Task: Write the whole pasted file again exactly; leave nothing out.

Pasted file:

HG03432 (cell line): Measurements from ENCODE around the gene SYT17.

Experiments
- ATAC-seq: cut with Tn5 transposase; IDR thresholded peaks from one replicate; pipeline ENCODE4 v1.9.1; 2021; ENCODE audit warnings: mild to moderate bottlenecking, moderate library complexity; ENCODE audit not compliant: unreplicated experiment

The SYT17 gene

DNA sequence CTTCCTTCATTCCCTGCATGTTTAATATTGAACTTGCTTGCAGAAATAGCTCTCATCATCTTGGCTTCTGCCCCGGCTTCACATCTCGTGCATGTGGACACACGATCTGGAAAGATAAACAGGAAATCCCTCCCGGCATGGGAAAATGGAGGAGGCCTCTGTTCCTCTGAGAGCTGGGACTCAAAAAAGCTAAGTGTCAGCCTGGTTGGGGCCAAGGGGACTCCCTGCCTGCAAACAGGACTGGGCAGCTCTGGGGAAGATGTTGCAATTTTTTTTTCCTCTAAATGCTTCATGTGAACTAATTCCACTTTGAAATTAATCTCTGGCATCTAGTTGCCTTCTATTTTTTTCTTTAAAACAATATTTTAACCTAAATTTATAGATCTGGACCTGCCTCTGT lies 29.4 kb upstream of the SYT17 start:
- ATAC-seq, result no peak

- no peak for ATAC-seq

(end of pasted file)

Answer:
HG03432 (cell line): Measurements from ENCODE around the gene SYT17.

Experiments
- ATAC-seq: cut with Tn5 transposase; IDR thresholded peaks from one replicate; pipeline ENCODE4 v1.9.1; 2021; ENCODE audit warnings: mild to moderate bottlenecking, moderate library complexity; ENCODE audit not compliant: unreplicated experiment

The SYT17 gene

DNA sequence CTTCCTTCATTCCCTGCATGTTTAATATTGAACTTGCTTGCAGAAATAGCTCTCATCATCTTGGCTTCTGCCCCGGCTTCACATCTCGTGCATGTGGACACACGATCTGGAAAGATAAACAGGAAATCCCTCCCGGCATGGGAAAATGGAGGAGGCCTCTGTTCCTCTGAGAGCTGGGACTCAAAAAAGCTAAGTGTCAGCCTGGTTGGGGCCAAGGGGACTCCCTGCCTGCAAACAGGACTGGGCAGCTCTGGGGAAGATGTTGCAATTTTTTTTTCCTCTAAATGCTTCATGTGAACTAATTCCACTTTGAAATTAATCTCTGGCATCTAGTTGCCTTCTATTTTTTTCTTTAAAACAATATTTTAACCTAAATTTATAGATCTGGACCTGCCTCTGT lies 29.4 kb upstream of the SYT17 start:
- ATAC-seq, result no peak

- no peak for ATAC-seq